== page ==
Last fall, two Minnesota cities and the surrounding areas, had the privilege of participating in a community-wide study—the first of its kind in the United States. It was due to the efforts of some forward-thinking individuals, and the support of the local medical community and other partners. The study was based on the research of Dr. Bryan Sexton, Associate Professor with the Duke University School of Medicine. It addresses resiliency and happiness, and is an on-going project.
According to the website, www.bouncebackproject.org, “The Bounce Back Project is a community initiative to promote health through happiness.” I’d encourage you to visit the website for a more complete look at the components of the project. For this article, I’d like to highlight a couple of things.
The first one is resiliency. Many of us live in a fast-paced world with too many demands. Being resilient enables us to be productive and optimistic which in turn helps our mental and emotional well-being. For me personally, when I’ve been in on-going stressful situations, I’ve had more trouble sleeping, I’m more susceptible to illness, and I’m more forgetful. And those issues often create a myriad of other problems. Learning and practicing resiliency is an important, healthy choice.
The website says, “Resilience is made up of five pillars: self awareness, mindfulness, self care, positive relationships & purpose.
“By strengthening these pillars, we in turn, become more resilient. Instead of experiencing an overwhelming downwards spiral when we encounter stress in our lives, these five pillars work together to lift us up out of the chaos we are feeling.”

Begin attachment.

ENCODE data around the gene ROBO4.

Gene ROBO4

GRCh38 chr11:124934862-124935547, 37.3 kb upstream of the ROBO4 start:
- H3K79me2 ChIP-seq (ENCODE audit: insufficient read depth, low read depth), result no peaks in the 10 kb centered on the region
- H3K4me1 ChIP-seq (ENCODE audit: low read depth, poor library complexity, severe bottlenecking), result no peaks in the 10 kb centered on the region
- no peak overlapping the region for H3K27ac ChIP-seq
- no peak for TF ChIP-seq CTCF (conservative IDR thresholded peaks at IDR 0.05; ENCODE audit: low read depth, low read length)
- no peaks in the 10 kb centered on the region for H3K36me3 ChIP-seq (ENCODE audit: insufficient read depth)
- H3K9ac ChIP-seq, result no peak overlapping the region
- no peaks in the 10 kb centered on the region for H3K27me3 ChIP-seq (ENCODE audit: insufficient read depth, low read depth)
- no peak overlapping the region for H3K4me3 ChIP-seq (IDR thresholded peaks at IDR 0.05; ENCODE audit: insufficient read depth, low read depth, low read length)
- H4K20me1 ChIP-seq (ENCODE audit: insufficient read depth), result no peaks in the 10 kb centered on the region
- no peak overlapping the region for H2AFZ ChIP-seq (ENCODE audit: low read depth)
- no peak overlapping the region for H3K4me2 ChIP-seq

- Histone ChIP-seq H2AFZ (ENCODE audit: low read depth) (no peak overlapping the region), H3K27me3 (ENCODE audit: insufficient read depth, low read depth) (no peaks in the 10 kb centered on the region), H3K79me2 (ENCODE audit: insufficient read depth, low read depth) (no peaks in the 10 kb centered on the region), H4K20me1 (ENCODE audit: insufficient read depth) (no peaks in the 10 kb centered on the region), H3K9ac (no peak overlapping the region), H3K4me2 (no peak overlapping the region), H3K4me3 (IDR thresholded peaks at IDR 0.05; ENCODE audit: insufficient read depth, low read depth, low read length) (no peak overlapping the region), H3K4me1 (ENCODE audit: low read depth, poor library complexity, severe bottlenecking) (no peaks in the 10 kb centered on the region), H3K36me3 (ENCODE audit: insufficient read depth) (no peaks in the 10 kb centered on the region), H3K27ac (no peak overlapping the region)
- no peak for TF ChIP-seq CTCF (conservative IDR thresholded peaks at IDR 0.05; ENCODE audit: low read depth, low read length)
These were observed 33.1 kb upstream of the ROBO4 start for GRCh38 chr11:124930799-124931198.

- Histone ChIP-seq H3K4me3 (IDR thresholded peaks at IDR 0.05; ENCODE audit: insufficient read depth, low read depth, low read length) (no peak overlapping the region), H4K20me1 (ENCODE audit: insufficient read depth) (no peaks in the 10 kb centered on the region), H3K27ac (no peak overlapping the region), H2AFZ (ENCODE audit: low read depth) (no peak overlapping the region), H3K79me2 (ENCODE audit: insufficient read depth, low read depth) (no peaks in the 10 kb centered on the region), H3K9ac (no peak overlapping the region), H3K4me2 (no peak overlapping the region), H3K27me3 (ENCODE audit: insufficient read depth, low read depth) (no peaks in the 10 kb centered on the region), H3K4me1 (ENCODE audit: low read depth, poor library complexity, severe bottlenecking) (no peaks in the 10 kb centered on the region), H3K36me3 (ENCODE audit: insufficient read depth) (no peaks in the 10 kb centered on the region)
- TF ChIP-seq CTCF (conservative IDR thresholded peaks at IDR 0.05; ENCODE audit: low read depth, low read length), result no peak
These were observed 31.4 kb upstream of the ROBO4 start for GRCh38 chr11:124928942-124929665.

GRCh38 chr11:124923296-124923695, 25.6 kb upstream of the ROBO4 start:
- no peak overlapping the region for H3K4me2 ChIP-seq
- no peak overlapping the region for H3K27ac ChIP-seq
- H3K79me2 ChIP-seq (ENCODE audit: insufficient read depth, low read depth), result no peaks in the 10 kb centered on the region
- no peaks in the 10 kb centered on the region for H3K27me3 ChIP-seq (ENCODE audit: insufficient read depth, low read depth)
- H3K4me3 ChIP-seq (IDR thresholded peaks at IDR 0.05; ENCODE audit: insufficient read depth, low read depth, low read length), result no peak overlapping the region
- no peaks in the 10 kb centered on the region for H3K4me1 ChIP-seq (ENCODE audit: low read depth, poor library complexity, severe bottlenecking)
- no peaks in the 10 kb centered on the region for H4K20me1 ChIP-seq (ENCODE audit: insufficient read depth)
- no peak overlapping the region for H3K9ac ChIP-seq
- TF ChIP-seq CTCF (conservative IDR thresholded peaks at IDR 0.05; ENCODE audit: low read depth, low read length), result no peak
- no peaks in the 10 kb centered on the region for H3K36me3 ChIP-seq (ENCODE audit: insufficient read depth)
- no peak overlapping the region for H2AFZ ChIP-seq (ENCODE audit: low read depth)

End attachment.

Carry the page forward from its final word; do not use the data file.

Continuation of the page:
Another important and fun component of the project is the “Random Acts of Kindness.”
Cited on the website, “Research has shown that performing an act of kindness produces the single most reliable momentary increase in well-being of any exercise that has been tested. We challenge you to find one wholly unexpected kind act to do — and simply do it!”
This past Christmas season, our city police officers handed out $50 and $100 bills, instead of tickets, to people. One woman’s story posted on the Bounce Back Project Facebook page went viral and was picked up by Twin Cities’ news stations. There are many other stories posted by people who received “Random Acts of Kindness” from strangers at grocery stores, or coffee shops, or drive-thru restaurants. There are lists of things to give you ideas on the website, along with the stories that were covered by Twin Cities’ news stations. Have a tissue handy when you watch them because they’re touching accounts.
A compliment, a note, or buying someone a cup of coffee, are easy kind things to do, and might make the recipient’s whole day. Or even his whole week. Imagine what a positive impact we’d see if more people and their communities would get involved in health and happiness initiatives. Think about it.
Christine Husom is the author of the Winnebago County Mystery Series.